He didn't NEED a wife, he thought mutinously. He didn't need a date; he definitely didn't need a casual, one-night encounter. No, he needed to do something more productive. more…dignified. He needed information. Surely, the spy who'd been able to conceal his double life from Tom Riddle could think of way to find out everything he could about Granger's activities since the end of the war. He needed to negotiate a contract with her, which made her, at least potentially, his adversary. Know thine enemy, he reminded himself as he walked from his office to the Leaky Cauldron. He would go to the office of the Daily Prophet in Diagon Alley, where he could search their archives for news of the Granger girl. With an almost feral smile, he turned and walked briskly towards Charing Cross Road.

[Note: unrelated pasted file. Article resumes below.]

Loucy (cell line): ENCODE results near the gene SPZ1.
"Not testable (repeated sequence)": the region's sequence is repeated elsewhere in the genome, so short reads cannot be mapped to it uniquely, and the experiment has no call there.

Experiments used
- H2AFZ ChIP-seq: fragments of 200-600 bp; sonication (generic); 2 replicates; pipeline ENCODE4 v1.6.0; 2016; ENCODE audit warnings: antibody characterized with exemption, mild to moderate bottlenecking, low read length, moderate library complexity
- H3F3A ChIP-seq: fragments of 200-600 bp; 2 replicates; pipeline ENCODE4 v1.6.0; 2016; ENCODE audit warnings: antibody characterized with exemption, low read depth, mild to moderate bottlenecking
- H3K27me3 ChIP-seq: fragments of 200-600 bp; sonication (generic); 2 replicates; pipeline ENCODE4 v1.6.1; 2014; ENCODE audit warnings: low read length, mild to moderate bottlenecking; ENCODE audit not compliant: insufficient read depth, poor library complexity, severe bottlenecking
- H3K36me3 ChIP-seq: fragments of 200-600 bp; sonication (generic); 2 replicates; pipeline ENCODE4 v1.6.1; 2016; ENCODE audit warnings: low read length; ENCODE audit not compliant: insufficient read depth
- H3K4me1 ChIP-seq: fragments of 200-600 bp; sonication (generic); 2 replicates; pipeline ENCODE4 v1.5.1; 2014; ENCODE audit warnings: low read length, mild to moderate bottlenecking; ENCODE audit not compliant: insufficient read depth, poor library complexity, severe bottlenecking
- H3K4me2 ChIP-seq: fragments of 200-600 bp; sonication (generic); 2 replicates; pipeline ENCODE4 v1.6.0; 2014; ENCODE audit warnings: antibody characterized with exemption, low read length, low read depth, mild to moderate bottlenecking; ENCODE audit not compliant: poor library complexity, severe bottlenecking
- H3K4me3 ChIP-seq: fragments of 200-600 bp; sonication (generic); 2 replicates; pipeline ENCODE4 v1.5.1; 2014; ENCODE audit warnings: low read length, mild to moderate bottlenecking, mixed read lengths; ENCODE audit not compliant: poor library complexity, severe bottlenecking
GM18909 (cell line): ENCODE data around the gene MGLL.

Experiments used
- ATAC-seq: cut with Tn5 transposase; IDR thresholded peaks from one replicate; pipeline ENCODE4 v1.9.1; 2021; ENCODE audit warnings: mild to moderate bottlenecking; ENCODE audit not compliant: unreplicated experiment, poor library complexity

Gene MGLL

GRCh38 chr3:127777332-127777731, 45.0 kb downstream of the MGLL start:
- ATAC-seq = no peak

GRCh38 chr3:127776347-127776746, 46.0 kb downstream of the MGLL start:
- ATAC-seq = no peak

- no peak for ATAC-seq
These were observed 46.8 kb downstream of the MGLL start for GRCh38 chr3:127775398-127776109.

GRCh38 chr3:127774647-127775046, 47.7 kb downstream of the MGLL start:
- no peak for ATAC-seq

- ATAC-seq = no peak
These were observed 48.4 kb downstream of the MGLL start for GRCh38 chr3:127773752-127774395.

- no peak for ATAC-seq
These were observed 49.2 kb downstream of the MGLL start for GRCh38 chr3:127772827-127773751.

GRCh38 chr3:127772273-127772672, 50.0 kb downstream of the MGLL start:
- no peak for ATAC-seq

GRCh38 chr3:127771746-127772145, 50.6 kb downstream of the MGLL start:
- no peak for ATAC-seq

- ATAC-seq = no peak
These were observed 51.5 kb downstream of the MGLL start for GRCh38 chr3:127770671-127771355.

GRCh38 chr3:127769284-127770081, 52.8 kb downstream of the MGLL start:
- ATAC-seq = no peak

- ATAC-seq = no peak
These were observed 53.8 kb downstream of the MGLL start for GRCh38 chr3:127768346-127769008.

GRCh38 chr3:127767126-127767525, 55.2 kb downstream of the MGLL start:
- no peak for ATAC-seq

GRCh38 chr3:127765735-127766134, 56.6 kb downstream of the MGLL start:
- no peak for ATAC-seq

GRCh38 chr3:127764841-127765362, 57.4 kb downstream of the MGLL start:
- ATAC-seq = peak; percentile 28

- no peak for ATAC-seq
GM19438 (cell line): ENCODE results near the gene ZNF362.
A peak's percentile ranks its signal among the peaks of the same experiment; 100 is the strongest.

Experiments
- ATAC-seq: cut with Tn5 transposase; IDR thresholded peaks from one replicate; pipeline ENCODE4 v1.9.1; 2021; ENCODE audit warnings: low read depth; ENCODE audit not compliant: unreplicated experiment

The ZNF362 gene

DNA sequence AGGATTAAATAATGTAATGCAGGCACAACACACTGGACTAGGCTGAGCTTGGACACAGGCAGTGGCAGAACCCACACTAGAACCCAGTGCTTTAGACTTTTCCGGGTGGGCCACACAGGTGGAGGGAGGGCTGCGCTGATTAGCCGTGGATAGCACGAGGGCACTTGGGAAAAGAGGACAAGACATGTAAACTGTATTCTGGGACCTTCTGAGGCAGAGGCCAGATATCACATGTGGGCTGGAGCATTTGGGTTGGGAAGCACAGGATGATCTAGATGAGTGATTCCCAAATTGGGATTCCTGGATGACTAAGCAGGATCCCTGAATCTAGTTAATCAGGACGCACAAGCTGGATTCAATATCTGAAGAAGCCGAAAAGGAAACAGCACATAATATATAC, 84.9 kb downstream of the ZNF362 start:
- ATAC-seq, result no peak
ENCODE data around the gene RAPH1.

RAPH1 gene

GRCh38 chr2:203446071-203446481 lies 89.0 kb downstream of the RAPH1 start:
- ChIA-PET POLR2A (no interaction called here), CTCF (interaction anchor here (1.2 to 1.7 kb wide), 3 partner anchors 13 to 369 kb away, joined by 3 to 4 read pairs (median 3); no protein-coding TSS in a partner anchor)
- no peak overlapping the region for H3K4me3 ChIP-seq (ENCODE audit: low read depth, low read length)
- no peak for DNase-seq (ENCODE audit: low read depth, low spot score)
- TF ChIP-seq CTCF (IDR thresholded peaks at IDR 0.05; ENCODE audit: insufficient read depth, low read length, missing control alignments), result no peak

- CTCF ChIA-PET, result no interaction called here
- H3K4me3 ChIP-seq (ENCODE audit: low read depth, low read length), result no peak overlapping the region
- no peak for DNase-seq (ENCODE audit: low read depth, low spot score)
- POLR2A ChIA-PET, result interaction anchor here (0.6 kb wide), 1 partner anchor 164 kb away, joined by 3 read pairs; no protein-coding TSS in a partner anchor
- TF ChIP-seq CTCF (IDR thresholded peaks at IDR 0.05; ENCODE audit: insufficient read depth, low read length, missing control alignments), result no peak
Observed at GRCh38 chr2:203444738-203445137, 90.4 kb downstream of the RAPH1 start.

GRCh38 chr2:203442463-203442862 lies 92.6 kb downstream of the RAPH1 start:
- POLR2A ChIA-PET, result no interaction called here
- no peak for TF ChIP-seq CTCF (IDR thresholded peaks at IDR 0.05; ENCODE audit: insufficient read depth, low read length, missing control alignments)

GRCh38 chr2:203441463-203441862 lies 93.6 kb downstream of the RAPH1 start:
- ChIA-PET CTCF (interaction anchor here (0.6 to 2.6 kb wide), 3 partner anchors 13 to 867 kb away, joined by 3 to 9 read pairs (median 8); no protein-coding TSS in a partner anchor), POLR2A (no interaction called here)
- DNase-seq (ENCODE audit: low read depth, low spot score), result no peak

bPart Four/b

Office of the Headmistress

Hogwarts School of Witchcraft and Wizardry

Hogsmeade, Scotland

Hermione Granger, completely unaware of Snape's sudden interest in her factory and herself, sat in Minerva McGonagall's office at Hogwarts, watching as Minerva poured her a cup of tea. She'd been invited to the school to help celebrate Minerva's birthday and visit all her old teachers.

Minerva, of course, wanted to catch up on all of Hermione's activities, and Hermione had mentioned her bid to supply medi-chocolate to St. Mungo's.

"With Professor Snape being the Director for Procurement, Medicinal Supplies, I don't know what chance I have of getting the contract," she confided, "though I know my submission was accepted. Madam Webley, Professor Snape's secretary, was organizing everything with the tasting committee."